[Given on Sunday, September 23, 2012, at the Hebrew Cemetery, Charlotte, NC]
The Place Where We are Absolutely Right - Yehuda Amichai
From the place where we are absolutely right
flowers will never grow in the spring.
The place where we are absolutely right
is trampled, hardened
like a courtyard.
doubts and loves
make the world rise like dough
like a molehill, like a plow.
And a whisper will be heard
in the place where a home was destroyed.
We still relate to those who are gone. We wish they were here to share time and space with us. We talk to them and wish they would talk back. We look back with regret over opportunities missed. Loss remains within us, a hollow space, demanding attention.
As our loss demands attention, so do we resist it – we want it to be simple and complete – to be absolute like the place in Amichai’s poem. A place where we are absolutely right sounds like a comfort. This place could be easier. It would certainly be quieter. Amichai reminds us what that place would look like – it would be truly lifeless. There are no possibilities there. In that place we allow our own small needs to crowd out everything else.
The people we have lost are not absolutely one way or another either, and to hear them we may have to admit that one person may have many sides that we remember.
My father (may his memory be for a blessing) and I used to hotly debate the issues of the day. We knew each other’s positions very well, and often started arguing where we had left off before. After hours of discussion on long car trips between North Carolina and New York we usually managed to discover some common ground – growing closer through our doubts and our love. Over the years, as he fell ill to pancreatic cancer, my father lost interest in these conversations, preferring exchanges that took less effort. I lost those times even before he died. Now that he’s gone I must go past that barren place where nothing grows into my older memories of him in order to connect with a more living time between us.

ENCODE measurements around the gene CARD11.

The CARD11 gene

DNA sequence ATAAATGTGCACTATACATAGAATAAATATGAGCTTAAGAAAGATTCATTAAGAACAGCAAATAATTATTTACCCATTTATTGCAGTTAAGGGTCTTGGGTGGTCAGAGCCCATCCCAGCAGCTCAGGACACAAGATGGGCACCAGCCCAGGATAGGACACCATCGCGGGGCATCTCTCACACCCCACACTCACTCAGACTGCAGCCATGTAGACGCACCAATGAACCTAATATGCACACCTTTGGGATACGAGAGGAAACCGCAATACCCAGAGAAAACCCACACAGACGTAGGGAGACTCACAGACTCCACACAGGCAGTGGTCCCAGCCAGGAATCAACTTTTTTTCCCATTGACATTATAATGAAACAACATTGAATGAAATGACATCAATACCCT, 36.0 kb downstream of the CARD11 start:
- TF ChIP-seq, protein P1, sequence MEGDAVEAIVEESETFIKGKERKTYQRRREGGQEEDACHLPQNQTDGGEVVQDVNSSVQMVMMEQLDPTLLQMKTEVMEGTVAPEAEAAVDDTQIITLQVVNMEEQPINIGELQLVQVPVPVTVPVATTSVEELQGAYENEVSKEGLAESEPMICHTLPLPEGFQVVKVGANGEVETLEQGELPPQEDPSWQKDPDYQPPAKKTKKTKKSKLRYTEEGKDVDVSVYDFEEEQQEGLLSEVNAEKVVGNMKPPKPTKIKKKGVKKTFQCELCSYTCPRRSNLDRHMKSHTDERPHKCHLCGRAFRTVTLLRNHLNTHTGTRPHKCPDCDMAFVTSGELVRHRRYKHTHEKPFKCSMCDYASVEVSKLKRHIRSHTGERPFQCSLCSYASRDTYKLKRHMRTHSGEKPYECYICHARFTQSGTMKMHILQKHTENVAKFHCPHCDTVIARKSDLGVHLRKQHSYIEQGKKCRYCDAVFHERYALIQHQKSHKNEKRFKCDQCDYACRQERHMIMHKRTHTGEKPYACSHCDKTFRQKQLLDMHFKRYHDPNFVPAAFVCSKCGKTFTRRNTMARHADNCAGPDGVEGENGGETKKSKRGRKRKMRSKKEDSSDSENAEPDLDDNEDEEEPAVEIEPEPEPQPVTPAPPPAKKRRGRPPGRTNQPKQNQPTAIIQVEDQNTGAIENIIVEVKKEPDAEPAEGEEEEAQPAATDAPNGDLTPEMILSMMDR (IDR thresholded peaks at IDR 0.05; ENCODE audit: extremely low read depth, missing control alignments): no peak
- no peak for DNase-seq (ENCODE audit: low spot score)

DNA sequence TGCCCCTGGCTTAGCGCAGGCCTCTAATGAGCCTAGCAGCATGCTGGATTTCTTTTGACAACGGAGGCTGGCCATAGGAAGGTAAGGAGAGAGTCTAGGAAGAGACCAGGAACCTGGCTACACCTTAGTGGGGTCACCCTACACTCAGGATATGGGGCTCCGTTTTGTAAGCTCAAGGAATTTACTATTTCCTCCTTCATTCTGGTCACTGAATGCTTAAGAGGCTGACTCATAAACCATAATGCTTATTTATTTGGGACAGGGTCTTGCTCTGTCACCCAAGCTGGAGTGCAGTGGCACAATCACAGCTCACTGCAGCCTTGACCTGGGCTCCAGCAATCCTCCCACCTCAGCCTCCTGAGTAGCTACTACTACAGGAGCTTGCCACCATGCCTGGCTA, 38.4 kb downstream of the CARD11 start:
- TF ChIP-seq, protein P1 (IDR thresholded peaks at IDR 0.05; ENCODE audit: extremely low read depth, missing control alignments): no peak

Instead of working towards that place of absolutes, let us embrace our doubts and loves. Let us live and struggle in our world of grays and colors and shades of partial knowledge. In this world where things grow, things die as well. Our loss grows and changes and we learn and cope.
Over time we all accumulate a bigger cast of characters in our places of loss. As their numbers grow, as our loss increases, so too do those conversations. The ones where we offer one side and have to imagine the other side. These conversations can only happen in the places where we are not always right. Reminiscing with family and friends and imagining the thoughts and ideas of those who are gone allows us to keep them with us, allows doubt and love to live on.
As we enter this new year of 5773, let us bravely enter the areas of loss in our lives together. May we find in our own hollows, in those spaces filled with destroyed homes, the whispers of those who have left us behind, and the responses of we who remain.
In this time of communal memorial, this space filled with repentance and confession, this time of broken hearts and open gates, let us comfort each other. Our doubts and loves shared caringly with each other, our compassion and loss felt together, may help leaven the rising dough of our world. Let us listen to each other whisper, let us find comfort in honoring what has gone before, and building anew together.
G’mar Chatimah Tovah – may we be well inscribed together in the New Year.